6 Must-Haves for Foodies Traveling in South-Moravia

Butcher shop
Butcher shop | © Mateusz Chojnacki TravlrBlog
Jamie Patterson

Consider yourself a foodie? Know your pinot from your cabernet? In search of umami? Central Europe’s hub of gastronomic delights awaits you, the traveling gourmand. The Czech Republic, or Czechia as its citizens call it, is a country chalked full of taste sensations. And while people rave about Prague’s chic flare, there is somewhere else that the Czechs go for the best food and drink – South Moravia.

Characterized by sub-Mediterranean climate and glistening limestone white hills, the landscape is dominated by vines, cellars, and some of Europe’s finest restaurants. Here are 6 delicious South-Moravian tastes for the traveling foodie, along with the incredibly unique towns, and the well-situated establishments that you can find them.

Traditional Jewish meals

Sink your teeth into warm, hearty traditional Jewish fare at the Hotel Tanzberg. A stone’s throw from the Baroque Mikulov Castle, it’s a charming address in the center of the city’s former Jewish quarter. The culinary traditions of this minority are honored by celebrity chef Marcel Ihnačák, and his modern spin on their classic staples. Take the above, for example. The lean cuts of beef are braised in a savory as jus, complimented by bacon-stuffing-like dumplings. The fresh herbs bring out the flavours and the cubed carrots add a new type of texture. Since it’s located in the heart of Czechia’s wine country, each plate pairs beautifully with a local full-bodied red. Red wine lovers will want to try the Frankovka in particular.

https://www.instagram.com/p/BUrvI_9g0Hs/?tagged=jewishfood&hl=en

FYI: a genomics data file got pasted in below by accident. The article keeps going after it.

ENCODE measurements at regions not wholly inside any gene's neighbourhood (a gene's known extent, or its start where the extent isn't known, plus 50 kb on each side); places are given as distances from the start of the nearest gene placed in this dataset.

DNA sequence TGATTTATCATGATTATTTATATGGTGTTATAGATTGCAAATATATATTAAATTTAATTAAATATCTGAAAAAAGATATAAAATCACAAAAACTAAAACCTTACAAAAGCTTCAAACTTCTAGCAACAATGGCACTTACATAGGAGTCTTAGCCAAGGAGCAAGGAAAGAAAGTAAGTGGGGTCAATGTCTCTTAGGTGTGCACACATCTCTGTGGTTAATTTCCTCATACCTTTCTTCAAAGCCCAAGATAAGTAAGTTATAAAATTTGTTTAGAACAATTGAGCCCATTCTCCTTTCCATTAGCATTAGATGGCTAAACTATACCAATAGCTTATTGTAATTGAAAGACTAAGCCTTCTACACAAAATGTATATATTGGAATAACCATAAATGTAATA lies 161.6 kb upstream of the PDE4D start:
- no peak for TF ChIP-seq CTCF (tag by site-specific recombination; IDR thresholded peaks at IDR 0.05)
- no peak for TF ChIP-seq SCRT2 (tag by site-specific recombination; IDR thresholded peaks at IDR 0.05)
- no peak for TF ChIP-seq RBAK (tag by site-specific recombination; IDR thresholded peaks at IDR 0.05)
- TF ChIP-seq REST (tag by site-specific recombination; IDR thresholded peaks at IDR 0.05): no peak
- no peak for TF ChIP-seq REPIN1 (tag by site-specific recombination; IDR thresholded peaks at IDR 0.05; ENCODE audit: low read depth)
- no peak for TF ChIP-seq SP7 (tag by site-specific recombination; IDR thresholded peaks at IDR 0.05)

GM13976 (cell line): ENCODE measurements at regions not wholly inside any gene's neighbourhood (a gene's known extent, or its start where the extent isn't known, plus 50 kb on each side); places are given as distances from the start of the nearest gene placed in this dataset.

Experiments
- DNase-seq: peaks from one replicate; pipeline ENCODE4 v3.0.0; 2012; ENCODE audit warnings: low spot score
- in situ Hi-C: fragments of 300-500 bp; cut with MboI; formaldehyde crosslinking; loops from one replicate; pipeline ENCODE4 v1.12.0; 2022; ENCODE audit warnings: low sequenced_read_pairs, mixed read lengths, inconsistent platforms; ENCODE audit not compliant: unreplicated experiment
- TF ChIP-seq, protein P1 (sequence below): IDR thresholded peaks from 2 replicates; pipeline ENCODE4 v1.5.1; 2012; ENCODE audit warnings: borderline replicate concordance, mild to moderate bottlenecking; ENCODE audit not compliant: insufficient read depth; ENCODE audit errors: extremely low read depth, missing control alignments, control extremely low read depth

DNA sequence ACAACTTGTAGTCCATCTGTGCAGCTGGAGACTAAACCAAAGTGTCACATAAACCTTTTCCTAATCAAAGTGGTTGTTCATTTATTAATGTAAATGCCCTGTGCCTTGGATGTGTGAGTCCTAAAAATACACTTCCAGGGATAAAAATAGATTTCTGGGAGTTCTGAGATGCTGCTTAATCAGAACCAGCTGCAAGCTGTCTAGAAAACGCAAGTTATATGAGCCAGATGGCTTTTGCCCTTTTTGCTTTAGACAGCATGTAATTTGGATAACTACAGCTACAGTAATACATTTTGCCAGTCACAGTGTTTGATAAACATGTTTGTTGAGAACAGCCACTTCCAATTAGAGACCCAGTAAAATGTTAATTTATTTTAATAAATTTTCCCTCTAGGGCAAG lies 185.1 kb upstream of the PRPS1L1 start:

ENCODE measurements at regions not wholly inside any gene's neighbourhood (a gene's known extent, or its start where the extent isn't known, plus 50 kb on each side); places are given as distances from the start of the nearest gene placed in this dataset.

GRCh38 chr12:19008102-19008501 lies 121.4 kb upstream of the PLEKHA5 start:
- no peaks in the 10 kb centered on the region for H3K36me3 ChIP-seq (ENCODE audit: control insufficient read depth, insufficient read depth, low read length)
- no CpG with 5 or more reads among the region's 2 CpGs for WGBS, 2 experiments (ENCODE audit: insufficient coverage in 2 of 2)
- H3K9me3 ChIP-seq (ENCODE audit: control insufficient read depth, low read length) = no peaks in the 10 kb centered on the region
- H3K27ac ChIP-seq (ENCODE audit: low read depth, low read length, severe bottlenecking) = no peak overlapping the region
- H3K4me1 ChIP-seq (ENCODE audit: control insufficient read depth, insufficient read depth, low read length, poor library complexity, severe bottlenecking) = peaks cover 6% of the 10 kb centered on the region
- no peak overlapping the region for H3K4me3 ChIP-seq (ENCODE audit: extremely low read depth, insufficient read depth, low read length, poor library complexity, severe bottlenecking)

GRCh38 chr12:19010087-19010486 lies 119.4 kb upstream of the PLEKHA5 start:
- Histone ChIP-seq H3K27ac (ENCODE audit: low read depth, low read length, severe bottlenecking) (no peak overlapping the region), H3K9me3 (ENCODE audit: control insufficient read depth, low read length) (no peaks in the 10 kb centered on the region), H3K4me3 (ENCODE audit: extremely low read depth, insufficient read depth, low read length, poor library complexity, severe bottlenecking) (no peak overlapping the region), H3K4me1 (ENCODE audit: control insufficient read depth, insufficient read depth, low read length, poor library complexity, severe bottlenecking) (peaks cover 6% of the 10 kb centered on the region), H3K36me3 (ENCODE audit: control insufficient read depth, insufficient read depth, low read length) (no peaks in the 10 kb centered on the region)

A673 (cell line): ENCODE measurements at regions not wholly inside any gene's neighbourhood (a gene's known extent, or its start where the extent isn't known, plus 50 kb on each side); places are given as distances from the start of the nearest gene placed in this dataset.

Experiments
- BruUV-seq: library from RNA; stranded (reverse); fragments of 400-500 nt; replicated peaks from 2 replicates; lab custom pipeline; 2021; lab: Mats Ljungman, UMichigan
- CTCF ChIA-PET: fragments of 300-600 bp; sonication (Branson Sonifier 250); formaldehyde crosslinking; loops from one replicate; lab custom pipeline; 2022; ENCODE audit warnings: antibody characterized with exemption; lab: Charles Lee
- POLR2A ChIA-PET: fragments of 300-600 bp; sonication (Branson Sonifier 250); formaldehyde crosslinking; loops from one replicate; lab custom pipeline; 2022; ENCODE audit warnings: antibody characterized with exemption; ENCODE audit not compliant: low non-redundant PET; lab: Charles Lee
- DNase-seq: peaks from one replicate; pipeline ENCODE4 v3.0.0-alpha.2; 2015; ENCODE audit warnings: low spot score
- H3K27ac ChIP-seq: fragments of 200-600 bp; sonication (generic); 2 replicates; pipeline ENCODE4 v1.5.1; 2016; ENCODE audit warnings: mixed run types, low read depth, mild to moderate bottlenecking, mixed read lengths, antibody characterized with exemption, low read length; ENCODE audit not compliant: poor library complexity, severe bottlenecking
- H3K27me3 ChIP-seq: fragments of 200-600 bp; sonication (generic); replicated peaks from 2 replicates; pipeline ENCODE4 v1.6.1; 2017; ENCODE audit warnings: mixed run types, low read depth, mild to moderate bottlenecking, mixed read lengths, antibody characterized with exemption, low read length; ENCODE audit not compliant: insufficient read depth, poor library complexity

#2 Savory shared-plates and appetizers

Not ready for a full meal? Or, perhaps you can’t decide on any one dish (they all sound good). If that’s the case, you’re in store for a treat. They same restaurant has a well-curated list of appetizers featuring drunken, caramelized-onion-topped cheeses and fresh homemade bread. Each flavour is further enhanced by a purposeful dose of crushed-nuts or stewed fruits, and rich vinaigrettes. Three to five plates can easily satiate two diners, and may be enjoyed with an affordable bottle of local wine, or a tasting whereby each plate is paired with a new varietal or vintage.

cheese plate at Hotel Tanzberg

#3: Sausages made of wild game

If historical sites, stunning castles, and gourmet international cuisine are your thing, you’ll want to continue east after Mikulov, onto the village of Lednice. When you do, you’ll notice that the landscape gives way to dueling fairy tale castles and English gardens. The town is dotted with a wide variety of dining options, from Italian to International cuisine. And, its becoming a bit of a foodie hotspot among the Czechs and well-informed travelers. Locals love the restaurants for the excellent service and high quality standards. Foreigners can’t get enough of the Czech take on international dishes. Not to mention, these restaurants are primarily grouped near carpark and castle, so location is ideal for a little stopover. Many of the restaurants serve modernized versions of traditional Czech cuisine, like wild boar sausages, cutlets, and dumplings.